“I don’t think anything’s broken.” She cradled the animal’s head and neck, while her brother handled the bulk of the weight. Together, they hefted the half-conscious dog into the vehicle.

“See, it’s an omen,” Nick said. “Practically the minute I said you needed a pet, a dog came along and threw himself at you.”

“Well, I can’t keep this one. I’m sure he belongs to somebody. He’s wearing something around his neck.”

Nick drove the car up to the vet’s office, luckily finding a parking space only two slots from the door. Vicki ran inside to ask for help. Fred, a vet tech in his early twenties with curly hair and one gold earring, was covering the front desk. Stressful though the argument had been at the time, she almost giggled at the memory of Phil’s accusation when he’d picked her up after work the other day and spotted her chatting with Fred. As Nick had implied, her young co-worker was a nice enough guy but one of the last people she’d consider fooling around with. He glanced up when the bell above the door rang. “Hi. You’re here for your check, right?”

“Yeah, but I also brought a patient. A dog ran into Nick’s car. Could you help us bring him in?”

On the way out, Fred asked, “Don’t you mean the car ran into the dog?”

“Not exactly.”

Fred and Nick lugged the animal inside. The only other patient in the waiting room was a caged cat, who hissed at the sight of the dog. When they laid him on the floor, he opened his eyes, started panting, and gave a feeble thump of his tail. Vicki knelt down and stroked his head. His tongue flicked out to brush her hand. “I didn’t want to take the time to drive him all the way across town to the emergency vet. Do you think one of the docs can fit him in?”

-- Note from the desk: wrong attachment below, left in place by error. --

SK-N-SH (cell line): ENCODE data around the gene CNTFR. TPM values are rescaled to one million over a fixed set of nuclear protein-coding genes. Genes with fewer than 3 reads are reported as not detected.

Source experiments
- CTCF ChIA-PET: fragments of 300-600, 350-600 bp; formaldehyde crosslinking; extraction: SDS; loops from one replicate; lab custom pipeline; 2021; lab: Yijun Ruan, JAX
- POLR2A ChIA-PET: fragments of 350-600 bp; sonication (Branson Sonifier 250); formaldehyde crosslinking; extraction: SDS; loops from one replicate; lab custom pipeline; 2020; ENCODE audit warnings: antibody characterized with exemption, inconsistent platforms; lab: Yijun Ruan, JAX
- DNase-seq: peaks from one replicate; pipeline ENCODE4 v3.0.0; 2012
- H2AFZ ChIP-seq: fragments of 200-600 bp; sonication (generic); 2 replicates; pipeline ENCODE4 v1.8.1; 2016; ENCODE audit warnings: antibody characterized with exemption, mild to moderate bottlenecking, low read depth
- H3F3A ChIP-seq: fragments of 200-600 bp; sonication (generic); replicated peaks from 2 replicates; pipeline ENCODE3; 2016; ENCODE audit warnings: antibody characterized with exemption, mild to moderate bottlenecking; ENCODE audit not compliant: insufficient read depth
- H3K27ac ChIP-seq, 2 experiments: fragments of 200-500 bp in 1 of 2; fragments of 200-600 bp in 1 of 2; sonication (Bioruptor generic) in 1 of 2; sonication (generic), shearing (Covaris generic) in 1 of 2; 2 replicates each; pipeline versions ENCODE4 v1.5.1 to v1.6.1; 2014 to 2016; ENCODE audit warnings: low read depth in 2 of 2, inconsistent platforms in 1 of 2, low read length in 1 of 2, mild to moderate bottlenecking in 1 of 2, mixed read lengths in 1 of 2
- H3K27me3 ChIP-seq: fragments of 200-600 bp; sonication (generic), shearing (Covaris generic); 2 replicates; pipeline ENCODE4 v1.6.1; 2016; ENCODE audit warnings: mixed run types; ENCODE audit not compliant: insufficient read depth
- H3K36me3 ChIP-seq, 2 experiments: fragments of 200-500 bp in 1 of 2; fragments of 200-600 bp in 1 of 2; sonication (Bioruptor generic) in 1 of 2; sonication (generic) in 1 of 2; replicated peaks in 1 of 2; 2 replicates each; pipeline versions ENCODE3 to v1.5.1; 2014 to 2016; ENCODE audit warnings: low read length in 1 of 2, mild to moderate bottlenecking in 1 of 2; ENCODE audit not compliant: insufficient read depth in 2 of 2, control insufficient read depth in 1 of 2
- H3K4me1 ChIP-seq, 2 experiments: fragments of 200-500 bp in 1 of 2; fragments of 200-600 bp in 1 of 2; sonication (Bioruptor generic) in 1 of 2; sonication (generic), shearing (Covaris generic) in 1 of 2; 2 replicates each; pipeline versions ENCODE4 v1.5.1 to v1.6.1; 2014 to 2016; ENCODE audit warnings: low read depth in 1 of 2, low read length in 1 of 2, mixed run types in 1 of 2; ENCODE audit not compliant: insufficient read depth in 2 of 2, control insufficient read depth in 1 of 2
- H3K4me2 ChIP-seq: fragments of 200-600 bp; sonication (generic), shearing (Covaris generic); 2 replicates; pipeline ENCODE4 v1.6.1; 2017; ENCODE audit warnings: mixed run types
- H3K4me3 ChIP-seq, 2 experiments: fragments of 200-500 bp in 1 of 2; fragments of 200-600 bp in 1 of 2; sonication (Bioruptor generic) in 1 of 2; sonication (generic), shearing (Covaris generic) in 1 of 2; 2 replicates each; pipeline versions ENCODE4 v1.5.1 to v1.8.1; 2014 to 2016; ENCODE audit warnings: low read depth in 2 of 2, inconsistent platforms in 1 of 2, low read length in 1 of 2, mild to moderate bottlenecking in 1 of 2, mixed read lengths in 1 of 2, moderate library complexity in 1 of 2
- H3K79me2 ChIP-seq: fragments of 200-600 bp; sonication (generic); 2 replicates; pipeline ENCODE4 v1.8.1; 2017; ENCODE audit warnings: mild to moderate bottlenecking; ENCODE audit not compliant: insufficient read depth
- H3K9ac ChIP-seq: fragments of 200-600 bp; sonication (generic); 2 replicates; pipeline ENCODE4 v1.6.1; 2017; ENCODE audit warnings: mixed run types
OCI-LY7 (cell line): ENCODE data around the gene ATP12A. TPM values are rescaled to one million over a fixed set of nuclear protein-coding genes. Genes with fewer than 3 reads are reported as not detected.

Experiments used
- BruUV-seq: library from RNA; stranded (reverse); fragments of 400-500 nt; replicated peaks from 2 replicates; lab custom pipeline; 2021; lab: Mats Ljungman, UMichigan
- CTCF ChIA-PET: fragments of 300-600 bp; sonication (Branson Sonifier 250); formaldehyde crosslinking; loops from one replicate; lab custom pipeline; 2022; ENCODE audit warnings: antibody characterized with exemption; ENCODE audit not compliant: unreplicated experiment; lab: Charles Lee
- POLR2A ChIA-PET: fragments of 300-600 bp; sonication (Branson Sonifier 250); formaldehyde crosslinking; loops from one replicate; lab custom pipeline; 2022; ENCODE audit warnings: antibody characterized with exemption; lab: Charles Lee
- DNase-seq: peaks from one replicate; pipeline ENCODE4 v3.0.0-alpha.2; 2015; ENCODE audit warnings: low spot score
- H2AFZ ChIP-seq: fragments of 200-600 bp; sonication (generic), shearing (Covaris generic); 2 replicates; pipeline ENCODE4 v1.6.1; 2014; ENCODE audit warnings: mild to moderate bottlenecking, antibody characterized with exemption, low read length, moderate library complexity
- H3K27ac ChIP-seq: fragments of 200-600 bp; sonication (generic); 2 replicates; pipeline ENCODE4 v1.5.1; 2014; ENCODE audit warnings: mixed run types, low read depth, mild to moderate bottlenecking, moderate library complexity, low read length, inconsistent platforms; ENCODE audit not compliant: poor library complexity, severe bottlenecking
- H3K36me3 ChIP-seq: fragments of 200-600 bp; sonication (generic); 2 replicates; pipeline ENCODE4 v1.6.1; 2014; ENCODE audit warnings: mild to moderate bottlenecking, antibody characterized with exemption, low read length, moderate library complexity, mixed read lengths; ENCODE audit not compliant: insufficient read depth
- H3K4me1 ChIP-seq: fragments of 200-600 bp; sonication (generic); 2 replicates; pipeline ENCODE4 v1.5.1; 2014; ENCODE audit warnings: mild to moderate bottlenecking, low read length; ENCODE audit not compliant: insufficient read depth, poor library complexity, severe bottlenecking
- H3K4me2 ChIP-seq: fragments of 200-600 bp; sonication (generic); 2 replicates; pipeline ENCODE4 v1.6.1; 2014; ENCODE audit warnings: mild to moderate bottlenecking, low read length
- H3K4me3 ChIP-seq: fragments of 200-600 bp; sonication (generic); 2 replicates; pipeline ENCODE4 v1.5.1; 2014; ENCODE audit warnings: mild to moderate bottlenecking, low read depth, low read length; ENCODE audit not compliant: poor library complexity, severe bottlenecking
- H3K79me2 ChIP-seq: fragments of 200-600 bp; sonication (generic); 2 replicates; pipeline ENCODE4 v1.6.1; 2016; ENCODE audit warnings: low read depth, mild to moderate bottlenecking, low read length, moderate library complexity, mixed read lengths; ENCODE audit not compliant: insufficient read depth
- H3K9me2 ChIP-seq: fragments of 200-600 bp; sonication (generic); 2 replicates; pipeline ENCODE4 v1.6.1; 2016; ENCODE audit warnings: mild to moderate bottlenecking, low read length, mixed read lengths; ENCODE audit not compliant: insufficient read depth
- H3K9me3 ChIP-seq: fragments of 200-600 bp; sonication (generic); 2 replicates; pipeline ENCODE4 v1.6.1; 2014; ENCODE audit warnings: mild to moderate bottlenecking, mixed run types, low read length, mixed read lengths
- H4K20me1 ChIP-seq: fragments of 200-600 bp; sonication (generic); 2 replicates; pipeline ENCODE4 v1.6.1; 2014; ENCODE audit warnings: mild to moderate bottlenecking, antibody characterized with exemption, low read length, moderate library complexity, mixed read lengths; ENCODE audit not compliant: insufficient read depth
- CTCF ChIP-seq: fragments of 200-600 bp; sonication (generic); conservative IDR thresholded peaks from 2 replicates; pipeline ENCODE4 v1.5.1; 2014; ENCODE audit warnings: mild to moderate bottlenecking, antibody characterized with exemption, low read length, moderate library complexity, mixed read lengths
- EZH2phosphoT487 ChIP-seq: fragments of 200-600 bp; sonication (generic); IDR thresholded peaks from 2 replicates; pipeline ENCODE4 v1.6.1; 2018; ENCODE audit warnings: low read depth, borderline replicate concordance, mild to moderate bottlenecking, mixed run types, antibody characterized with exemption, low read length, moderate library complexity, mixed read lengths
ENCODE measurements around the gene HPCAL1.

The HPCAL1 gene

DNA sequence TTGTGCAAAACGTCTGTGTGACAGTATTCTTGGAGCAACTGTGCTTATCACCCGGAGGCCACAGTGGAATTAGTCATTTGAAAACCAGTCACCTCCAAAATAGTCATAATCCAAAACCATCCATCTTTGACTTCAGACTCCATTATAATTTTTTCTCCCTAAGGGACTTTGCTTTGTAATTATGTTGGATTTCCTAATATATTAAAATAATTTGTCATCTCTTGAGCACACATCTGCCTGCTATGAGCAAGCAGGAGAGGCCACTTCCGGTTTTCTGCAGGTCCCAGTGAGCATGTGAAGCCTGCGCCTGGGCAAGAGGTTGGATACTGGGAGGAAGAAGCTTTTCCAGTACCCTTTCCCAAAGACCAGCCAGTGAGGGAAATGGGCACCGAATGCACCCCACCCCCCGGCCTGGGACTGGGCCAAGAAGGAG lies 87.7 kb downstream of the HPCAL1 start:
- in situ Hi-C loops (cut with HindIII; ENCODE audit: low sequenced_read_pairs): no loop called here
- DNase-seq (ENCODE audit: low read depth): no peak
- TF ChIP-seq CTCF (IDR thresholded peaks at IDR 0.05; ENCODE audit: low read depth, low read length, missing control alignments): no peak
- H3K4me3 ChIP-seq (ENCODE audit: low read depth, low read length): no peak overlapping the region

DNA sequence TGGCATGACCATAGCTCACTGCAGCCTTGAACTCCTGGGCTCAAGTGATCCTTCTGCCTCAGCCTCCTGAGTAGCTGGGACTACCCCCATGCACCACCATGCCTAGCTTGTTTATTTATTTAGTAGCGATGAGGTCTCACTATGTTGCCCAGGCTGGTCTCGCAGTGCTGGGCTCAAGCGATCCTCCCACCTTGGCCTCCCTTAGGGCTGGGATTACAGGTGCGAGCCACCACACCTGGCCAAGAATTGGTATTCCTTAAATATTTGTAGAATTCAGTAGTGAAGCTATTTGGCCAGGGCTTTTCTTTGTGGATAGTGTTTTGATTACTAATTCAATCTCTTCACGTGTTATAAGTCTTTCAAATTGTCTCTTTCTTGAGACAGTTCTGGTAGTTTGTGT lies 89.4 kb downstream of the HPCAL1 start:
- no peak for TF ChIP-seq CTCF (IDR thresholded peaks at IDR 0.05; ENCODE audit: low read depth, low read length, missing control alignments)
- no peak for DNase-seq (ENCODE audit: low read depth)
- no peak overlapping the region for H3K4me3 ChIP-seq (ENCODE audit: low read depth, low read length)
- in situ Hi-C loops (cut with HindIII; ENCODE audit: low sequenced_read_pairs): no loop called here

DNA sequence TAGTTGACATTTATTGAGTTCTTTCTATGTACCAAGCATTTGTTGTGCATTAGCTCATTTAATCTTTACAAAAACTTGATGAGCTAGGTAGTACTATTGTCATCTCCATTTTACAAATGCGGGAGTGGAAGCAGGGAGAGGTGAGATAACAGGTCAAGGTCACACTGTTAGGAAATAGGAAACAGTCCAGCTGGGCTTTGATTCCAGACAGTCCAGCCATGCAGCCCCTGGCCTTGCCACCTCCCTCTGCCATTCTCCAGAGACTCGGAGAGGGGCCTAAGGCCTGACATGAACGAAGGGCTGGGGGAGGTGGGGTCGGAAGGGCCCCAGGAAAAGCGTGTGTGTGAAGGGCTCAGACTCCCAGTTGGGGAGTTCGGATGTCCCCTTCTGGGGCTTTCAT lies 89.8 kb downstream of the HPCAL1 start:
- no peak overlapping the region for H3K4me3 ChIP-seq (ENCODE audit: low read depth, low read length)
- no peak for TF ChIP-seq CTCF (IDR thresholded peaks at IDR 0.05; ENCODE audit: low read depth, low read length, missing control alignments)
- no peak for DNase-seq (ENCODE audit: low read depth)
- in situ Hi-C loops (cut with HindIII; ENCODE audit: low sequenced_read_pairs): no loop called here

“I’ll check.” Fred went into the back room and returned almost immediately with the reply that Dr. Brodie, the senior partner, had a few minutes free. “Big one, isn’t he?” he said, eyeing the dog. “Might as well try to weigh him.”

When they started to lift the dog, he struggled to his feet, still panting. With Vicki’s fingers twined in his neck fur, he wobbled over to the flatbed scale. He stood quietly while they waited for the digital readout to appear. Fred whistled. “Almost a hundred and ninety pounds. You are a big one, aren’t you?”

While Nick waited out front, the two of them managed to get the dog to stagger into the examining room under his own power. Fred coaxed him onto the table, then operated the hydraulic lift to raise it to a comfortable level for the examiner. The dog’s droopy eyes shifted to follow Vicki’s every move. She fondled the black velvet of his ears and rubbed the back of his neck. “What in the world is this?” Her probing revealed a chain of fine silver links. When she worked it over his head, it turned out to be a necklace with a disk about the size of an old-fashioned silver dollar, embossed with a five-pointed star, dangling from it.

Fred stared at the thing when she held it up. “Why would anybody put jewelry on an animal?”

“I have no idea. And no collar, just this.” The dog turned his head to follow the movement of her hand and whined, as if he wanted his ornament back. “Sorry, it looks too valuable. I’d better hang onto it for you.”

-end of excerpt-

My Publishers:

Writers Exchange E-Publishing: Writers Exchange
Harlequin: Harlequin
Whiskey Creek: Whiskey Creek
Wild Rose Press: Wild Rose Press

You can contact me at:

“Beast” wishes until next time—
Margaret L. Carter